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# Find the inverse of A=\left[ \begin{align} & 1\text{ 0 1} \\ & \text{0 2 3} \\ & \text{1 2 1} \\ \end{align} \right] by elementary column transformations.

Last updated date: 14th Jun 2024
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Hint: The inverse of the square matrix exists, where the determinant of the matrix does not equal to zero i.e. the non-singular. It follows the property - ${{A}^{-1}}A={{A}^{-1}}A=I$ where I is the identity matrix. By using elementary column transformation, you swap (interchanged) the columns and multiply the column with non-zero constant and add a multiple of one column to another column.

To find the inverse, first find the determinant of A
Determinant is an element that determines or identifies the nature or conditions of an outcome. It is denoted by det(A), det A or $\left| A \right|$
$\Rightarrow \left| A \right|=\left| \begin{matrix} 1 & 0 & 3 \\ 0 & 2 & 3 \\ 1 & 2 & 1 \\ \end{matrix} \right|$
The determinant of A is the product of the diagonal entries of the row echelon and the times of a factor $\pm 1$.
Now,
$\Rightarrow \left| A \right|=1[(2)(1)-(2)(3)]-0[(0)(1)-(1)(3)]+1[(0)(2)-(2)(1)]$
Simplify the left hand side of the equation –
Here, the middle term is equal to zero, as zero multiplied with anything becomes zero.
\begin{align} \Rightarrow & \left| A \right|=1[2-6]-0+1[-2] \\ & \left| A \right|=-4-2 \\ \end{align}
Here, both the terms are negative so according to the property, minus and minus do plus and sign of minus.
\begin{align} \Rightarrow & \left| A \right|=-6 \\ \Rightarrow & \left| A \right|\ne 0 \\ \end{align}
The determinant is not equal to zero, therefore, the inverse exists.
Now, consider ${{A}^{-1}}A=I$
Place, the values of the given matrix A in the above equation
$\Rightarrow {{A}^{-1}}\left[ \begin{matrix} 1 & 0 & 1 \\ 0 & 2 & 3 \\ 1 & 2 & 1 \\ \end{matrix} \right]=\left[ \begin{matrix} 1 & 0 & 0 \\ 0 & 1 & 0 \\ 0 & 0 & 1 \\ \end{matrix} \right]$
Now, subtract column one from column third ${{C}_{3}}-{{C}_{1}}$
We get,
$\Rightarrow {{A}^{-1}}\left[ \begin{matrix} 1 & 0 & 0 \\ 0 & 2 & 3 \\ 1 & 2 & 0 \\ \end{matrix} \right]=\left[ \begin{matrix} 1 & 0 & -1 \\ 0 & 1 & 0 \\ 0 & 0 & 1 \\ \end{matrix} \right]$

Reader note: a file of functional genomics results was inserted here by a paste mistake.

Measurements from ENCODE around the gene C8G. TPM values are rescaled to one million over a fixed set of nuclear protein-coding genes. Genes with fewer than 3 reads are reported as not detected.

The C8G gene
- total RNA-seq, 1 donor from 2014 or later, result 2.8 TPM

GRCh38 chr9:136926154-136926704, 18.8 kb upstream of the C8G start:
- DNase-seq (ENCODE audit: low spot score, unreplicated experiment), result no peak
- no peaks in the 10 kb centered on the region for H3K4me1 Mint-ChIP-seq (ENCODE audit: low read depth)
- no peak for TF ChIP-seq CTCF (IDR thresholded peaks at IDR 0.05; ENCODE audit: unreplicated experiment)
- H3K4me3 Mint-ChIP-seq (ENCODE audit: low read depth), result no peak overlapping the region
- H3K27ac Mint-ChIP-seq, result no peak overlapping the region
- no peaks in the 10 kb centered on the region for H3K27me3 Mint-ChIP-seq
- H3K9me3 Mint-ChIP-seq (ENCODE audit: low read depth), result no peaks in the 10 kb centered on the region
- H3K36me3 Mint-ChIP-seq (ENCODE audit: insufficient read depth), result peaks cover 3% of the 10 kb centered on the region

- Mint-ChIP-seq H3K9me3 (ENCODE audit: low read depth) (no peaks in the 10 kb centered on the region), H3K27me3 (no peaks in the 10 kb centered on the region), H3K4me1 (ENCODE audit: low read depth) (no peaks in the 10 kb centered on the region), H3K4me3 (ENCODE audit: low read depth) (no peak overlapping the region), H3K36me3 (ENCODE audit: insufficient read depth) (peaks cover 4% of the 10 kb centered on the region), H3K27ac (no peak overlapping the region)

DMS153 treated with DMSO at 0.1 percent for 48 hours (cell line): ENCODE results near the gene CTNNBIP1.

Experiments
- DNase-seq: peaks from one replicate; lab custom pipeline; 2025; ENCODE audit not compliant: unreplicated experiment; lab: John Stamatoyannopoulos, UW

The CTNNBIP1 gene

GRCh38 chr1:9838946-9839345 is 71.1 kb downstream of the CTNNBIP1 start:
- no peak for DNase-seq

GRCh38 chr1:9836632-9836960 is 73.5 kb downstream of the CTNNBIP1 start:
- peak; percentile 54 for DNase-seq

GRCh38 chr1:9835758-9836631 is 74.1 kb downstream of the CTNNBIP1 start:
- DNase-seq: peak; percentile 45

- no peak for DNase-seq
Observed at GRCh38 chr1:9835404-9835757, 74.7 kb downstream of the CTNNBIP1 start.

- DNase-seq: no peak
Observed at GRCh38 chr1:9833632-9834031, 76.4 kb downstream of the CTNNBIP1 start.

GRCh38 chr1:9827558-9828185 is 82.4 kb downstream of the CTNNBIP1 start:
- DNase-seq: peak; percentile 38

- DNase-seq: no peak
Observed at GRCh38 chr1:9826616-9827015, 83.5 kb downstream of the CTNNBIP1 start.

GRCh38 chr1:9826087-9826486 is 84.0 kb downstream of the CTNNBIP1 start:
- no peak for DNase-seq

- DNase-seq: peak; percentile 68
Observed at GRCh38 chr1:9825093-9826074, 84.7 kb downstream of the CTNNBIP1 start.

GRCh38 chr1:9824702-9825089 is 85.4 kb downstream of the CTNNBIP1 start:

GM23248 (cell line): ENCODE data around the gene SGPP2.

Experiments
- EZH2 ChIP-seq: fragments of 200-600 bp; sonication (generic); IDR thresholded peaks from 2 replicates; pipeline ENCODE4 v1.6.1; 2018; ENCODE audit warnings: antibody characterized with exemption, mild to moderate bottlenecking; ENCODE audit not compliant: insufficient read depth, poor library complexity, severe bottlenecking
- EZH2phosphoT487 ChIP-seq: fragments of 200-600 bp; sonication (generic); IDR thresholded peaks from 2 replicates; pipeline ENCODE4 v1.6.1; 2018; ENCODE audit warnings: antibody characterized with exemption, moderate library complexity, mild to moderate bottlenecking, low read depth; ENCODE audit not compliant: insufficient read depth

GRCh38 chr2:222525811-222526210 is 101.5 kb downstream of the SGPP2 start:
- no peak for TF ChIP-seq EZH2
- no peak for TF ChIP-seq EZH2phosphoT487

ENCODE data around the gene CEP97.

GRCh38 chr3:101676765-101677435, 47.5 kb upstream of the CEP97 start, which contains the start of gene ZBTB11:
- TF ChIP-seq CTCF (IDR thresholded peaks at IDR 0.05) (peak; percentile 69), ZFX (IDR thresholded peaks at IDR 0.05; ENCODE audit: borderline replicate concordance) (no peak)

Now interchange column second and third,
$\Rightarrow {{A}^{-1}}\left[ \begin{matrix} 1 & 0 & 0 \\ 0 & 3 & 2 \\ 1 & 0 & 2 \\ \end{matrix} \right]=\left[ \begin{matrix} 1 & -1 & 0 \\ 0 & 0 & 1 \\ 0 & 1 & 0 \\ \end{matrix} \right]$
Now, subtract column third from second –
$\Rightarrow {{A}^{-1}}\left[ \begin{matrix} 1 & 0 & 0 \\ 0 & 1 & 2 \\ 1 & -2 & 2 \\ \end{matrix} \right]=\left[ \begin{matrix} 1 & -1 & 0 \\ 0 & -1 & 1 \\ 0 & 1 & 0 \\ \end{matrix} \right]$
Now, multiply column second with two and subtract it from column third –
$\Rightarrow {{A}^{-1}}\left[ \begin{matrix} 1 & 0 & 0 \\ 0 & 1 & 0 \\ 1 & -2 & 6 \\ \end{matrix} \right]=\left[ \begin{matrix} 1 & -1 & 2 \\ 0 & -1 & 3 \\ 0 & 1 & -2 \\ \end{matrix} \right]$
Divide column third by six, $(\dfrac{{{C}_{3}}}{6})$
$\Rightarrow {{A}^{-1}}\left[ \begin{matrix} 1 & 0 & 0 \\ 0 & 1 & 0 \\ 1 & -2 & 1 \\ \end{matrix} \right]=\left[ \begin{matrix} 1 & -1 & \dfrac{1}{3} \\ 0 & -1 & \dfrac{1}{2} \\ 0 & 1 & \dfrac{1}{-3} \\ \end{matrix} \right]$
Now, use ${{C}_{1}}-{{C}_{3}}\text{ and }{{\text{C}}_{2}}+2{{C}_{3}}$ operations –
$\Rightarrow {{A}^{-1}}\left[ \begin{matrix} 1 & 0 & 0 \\ 0 & 1 & 0 \\ 0 & 0 & 1 \\ \end{matrix} \right]=\left[ \begin{matrix} \dfrac{2}{3} & \dfrac{-1}{3} & \dfrac{1}{3} \\ \dfrac{-1}{2} & 0 & \dfrac{1}{2} \\ \dfrac{1}{3} & \dfrac{1}{3} & \dfrac{-1}{3} \\ \end{matrix} \right]$
Now, take $\dfrac{1}{6}$ common from the right hand side of the equation –
${{A}^{-1}}=\dfrac{1}{6}\left[ \begin{matrix} 4 & -2 & 2 \\ -3 & 0 & 3 \\ 2 & 2 & -2 \\ \end{matrix} \right]$
This is the required solution.

Note: Always read the given instructions twice, as the inverse of any matrix can be calculated by the row and column transformation. Also it can be calculated by the adjoint method. So, apply accordingly.